Intraluminal Pulmonary Vein Stenosis in Children: A “New” Lesion.
This article discusses intraluminal pulmonary vein stenosis (PVS) in children, a rare disorder that leads to progressive narrowing of the extrapulmonary veins and is associated with a high mortality of up to 50%. PVS is a neuroproliferative process with fibroblast and myofibroblast proliferation and matrix deposition within the pulmonary vein walls producing a thickened intima. It has relentless progression. The causes are 3-fold:
- Primary or congenital, native or isolated and is seen in children with normally connected pulmonary veins and no intracardiac defects
- PVS associated with congenital heart disease (HLHS, conotruncal abnormalities and anomalous pulmonary vein connections). It is most commonly seen following TAPVC repairs and increased flow through the pulmonary veins may potentiate the risk.
- PVS associated with prematurity especially those less than 26 weeks gestation, with bronchopulmonary dysplasia, NEC, and retinopathy of prematurity. These babies may have L to R shunts (ASD or PDA). They may also have required mechanical ventilation where its need and duration increase the risk.
It is associated with Smith-Lemli-Opitz (autosomal recessive disorder of cholesterol metabolism) and Down syndromes where the progression of PVS and pulmonary hypertension is more aggressive.
Cardiac catheterisation and pulmonary vein angiography remain the gold standard for diagnosis. Other imaging modalities include transesophageal and transthoracic echocardiography, MRI, CT angiography and radionuclide lung scans.
Mortality predictors include involvement of 3 or more pulmonary veins, bilateral pulmonary vein involvement, onset of PVS in infancy, increased pulmonary artery pressure, RV dysfunction, restenosis after surgery, distal/upstream disease and the progression to veins not initially involved.
Treatments include medical and surgical therapies. Drug therapies including imatinib mesylate and bevacizumab which target cell surface proteins of platelet derived growth factor and the vascular endothelial growth factor receptor have been used. These have been better tolerated than the older drug treatments of vinblastine and methotrexate. These newer treatments have been used in conjunction with catheter and surgical interventions. Patients are more likely to experience PONV if on imatinib and bevacizumab. The use of losartan is currently being explored. Cardiac catheterization assesses both hemodynamics and anatomy and allows balloon and cutting balloon angioplasty, cryoballoon angioplasty and stent implantations. These are high risk procedures with a 7.6% incidence of post procedure stroke. Surgery is also used, ideally with suture less repairs.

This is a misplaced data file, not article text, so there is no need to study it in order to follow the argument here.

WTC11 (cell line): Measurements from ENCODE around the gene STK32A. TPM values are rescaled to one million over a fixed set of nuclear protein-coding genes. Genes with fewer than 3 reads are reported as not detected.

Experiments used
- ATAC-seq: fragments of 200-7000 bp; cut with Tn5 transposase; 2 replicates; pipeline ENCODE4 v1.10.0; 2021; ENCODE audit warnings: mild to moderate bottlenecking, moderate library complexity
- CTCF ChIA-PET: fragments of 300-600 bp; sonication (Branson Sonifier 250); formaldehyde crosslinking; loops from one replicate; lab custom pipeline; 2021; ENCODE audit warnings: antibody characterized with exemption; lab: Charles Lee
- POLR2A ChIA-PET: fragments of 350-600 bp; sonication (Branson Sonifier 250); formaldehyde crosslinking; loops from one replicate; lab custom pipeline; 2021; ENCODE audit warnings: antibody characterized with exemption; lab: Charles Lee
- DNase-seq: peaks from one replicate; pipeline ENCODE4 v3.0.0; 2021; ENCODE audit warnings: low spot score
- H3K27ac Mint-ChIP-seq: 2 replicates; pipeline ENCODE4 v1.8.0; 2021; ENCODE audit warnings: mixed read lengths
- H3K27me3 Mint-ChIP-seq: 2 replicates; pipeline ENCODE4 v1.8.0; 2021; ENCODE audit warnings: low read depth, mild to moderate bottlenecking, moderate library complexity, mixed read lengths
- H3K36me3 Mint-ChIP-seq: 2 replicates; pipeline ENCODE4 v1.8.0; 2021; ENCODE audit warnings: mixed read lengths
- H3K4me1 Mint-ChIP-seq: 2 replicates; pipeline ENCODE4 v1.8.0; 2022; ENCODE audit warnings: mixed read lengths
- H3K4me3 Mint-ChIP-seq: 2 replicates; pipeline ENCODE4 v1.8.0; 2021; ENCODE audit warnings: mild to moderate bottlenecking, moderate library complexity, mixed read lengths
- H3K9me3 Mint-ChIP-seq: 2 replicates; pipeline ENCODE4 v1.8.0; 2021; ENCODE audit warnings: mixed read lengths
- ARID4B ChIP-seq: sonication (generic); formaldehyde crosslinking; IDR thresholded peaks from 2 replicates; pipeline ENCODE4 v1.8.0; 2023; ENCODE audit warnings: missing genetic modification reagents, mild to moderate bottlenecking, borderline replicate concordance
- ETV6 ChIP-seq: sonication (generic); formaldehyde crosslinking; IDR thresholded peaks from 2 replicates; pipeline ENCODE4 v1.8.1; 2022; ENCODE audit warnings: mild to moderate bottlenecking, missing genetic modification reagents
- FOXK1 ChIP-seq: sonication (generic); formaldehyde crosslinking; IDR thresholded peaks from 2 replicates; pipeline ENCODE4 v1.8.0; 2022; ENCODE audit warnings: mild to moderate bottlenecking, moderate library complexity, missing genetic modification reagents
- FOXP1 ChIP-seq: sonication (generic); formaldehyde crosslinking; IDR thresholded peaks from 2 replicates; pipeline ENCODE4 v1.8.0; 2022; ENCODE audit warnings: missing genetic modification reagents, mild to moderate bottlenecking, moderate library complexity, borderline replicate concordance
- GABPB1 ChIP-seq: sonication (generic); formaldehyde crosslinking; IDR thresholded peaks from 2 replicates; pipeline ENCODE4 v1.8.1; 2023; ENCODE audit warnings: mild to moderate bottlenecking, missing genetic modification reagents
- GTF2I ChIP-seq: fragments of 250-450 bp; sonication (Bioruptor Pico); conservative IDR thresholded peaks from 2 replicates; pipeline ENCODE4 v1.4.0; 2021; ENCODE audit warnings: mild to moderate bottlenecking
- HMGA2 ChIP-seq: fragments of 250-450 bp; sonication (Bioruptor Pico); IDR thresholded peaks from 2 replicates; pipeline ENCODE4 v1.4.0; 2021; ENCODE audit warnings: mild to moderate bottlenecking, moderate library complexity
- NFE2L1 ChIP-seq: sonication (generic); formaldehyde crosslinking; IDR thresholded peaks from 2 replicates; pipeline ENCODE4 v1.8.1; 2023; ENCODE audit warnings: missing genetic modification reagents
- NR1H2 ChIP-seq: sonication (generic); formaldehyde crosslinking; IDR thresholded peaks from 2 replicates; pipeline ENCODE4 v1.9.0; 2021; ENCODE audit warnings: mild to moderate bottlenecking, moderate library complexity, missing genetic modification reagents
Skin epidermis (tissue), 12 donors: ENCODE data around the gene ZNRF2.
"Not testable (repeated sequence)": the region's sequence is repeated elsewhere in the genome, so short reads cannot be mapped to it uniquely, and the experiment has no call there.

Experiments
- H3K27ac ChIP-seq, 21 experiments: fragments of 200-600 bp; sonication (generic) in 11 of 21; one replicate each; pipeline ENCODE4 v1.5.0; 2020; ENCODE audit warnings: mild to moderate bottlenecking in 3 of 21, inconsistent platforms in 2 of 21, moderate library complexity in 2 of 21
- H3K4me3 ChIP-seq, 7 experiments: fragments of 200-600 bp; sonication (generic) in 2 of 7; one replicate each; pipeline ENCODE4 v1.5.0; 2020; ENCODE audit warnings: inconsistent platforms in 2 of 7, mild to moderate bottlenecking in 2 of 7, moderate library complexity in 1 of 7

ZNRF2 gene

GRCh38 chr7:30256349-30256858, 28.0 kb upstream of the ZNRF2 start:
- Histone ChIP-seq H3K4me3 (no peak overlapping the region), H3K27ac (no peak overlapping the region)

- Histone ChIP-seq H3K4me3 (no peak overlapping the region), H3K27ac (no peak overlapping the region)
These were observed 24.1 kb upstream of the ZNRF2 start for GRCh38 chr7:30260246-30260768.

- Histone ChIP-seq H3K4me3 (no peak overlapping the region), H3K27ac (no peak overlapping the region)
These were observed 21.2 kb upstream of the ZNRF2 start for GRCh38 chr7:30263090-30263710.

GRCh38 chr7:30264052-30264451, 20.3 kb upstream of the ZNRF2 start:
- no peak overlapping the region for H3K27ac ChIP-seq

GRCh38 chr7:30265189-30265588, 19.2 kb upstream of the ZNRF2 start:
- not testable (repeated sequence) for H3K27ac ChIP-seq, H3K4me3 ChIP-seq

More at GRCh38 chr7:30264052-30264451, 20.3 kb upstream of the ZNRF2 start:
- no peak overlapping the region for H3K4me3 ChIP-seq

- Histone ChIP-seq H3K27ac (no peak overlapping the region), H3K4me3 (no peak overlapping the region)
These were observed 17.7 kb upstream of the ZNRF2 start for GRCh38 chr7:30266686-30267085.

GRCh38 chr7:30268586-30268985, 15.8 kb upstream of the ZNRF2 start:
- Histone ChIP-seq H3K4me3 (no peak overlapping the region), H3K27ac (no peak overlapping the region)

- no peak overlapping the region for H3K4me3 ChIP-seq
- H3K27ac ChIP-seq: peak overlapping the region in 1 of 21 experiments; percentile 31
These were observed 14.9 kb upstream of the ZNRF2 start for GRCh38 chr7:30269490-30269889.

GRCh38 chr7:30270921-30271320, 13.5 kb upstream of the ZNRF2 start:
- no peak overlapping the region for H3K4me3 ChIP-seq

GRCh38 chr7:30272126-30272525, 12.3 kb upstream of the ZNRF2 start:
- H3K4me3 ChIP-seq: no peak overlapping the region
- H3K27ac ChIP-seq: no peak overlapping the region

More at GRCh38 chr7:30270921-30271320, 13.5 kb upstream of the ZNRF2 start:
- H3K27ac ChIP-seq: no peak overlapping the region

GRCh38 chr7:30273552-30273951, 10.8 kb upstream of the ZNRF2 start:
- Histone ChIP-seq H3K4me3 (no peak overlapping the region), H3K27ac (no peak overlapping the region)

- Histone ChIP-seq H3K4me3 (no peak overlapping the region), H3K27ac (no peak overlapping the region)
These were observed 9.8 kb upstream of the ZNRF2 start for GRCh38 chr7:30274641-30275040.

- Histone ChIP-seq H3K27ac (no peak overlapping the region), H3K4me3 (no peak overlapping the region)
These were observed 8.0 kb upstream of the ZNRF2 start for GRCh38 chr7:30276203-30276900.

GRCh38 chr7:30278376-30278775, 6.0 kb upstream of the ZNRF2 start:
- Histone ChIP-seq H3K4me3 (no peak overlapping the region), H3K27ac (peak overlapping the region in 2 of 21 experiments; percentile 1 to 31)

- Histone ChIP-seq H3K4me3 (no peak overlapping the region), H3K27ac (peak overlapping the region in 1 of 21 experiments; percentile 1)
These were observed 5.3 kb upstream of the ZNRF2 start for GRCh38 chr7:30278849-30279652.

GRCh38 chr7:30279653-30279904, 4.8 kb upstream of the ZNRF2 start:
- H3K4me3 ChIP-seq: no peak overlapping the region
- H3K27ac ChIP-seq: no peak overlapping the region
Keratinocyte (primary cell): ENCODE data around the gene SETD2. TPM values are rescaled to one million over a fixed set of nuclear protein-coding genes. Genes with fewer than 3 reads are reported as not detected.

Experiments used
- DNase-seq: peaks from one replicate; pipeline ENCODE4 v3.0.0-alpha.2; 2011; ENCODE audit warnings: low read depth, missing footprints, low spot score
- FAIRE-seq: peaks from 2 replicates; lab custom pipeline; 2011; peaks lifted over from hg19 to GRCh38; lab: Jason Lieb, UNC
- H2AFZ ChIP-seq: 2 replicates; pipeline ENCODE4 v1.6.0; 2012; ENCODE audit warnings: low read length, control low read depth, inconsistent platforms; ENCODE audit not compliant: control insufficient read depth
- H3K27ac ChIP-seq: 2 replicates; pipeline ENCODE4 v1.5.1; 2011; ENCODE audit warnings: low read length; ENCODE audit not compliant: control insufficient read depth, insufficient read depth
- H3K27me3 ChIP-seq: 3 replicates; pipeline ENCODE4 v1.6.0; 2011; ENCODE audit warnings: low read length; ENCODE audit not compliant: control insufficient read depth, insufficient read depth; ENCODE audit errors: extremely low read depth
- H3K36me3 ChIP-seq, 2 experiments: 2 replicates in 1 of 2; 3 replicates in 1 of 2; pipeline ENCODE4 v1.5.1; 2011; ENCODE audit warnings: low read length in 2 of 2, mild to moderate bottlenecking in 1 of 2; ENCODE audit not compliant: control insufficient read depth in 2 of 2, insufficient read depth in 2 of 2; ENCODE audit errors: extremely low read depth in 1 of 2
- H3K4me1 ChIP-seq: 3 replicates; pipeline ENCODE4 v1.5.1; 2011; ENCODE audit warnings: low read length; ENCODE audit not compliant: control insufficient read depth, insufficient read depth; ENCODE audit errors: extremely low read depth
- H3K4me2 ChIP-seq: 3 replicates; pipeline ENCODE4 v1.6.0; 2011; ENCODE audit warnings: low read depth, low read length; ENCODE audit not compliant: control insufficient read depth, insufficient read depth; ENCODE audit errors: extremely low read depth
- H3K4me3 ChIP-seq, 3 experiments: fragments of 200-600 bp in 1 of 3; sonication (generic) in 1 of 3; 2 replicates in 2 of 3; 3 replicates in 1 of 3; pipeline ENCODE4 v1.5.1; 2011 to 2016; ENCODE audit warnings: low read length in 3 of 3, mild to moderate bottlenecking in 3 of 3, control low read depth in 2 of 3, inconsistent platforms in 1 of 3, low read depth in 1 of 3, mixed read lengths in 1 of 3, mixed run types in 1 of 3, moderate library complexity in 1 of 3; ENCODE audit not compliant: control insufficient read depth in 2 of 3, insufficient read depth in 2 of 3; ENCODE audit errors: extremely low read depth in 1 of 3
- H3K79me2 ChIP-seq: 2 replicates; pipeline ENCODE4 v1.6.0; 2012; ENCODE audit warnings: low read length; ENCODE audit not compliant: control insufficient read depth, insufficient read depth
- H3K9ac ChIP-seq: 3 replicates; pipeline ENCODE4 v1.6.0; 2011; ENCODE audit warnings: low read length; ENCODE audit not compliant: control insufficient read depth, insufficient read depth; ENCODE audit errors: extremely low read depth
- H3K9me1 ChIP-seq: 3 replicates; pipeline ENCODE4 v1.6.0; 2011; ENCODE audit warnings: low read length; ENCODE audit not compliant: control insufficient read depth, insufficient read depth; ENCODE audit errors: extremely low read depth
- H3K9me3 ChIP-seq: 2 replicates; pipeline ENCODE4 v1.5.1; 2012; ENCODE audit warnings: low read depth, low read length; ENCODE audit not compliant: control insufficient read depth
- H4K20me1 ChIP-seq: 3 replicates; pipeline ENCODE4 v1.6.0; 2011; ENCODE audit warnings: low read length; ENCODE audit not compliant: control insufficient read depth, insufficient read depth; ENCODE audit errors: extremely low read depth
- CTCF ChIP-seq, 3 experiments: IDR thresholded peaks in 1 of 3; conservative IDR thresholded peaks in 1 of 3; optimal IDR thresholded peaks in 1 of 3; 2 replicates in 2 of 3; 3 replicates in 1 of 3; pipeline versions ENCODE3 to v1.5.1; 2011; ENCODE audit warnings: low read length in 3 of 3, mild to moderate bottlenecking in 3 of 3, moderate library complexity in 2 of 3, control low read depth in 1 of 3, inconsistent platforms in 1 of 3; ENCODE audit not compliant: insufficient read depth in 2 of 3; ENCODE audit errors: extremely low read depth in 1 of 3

Anaesthesia is challenging in these patients. The anaesthesia management for these high-risk procedures is downplayed. The authors recommend knowing RV and tricuspid valve function and pulmonary artery pressures. They recommend aggressive blood pressure maintenance to support RV coronary perfusion and avoiding bradycardia. They recommend considering the use of all inotropes, recognising the ideal combination of agents has not been determined and all have been used successfully. For the group of patients responsive to nitric oxide, this can be started at induction. They suggest avoiding an increase in PVR due to hypoxia, hypercarbia, acidosis, increased sympathetic tone, vasoconstrictor agents, pain and cold. They suggest using premedication (ketamine and midazolam), IV insertion, low dose volatile, fentanyl and muscle relaxation. They commence dopamine at induction. After instrumenting and occluding the pulmonary veins, pulmonary edema development is not uncommon and pulmonary hemorrhage may occur requiring postoperative ventilation. Edema can be treated with diuretics and PEEP. In the event of cardiovascular collapse during catheter procedures, this centre has not utilised ECMO.
Reviewed by: Fiona Macfarlaine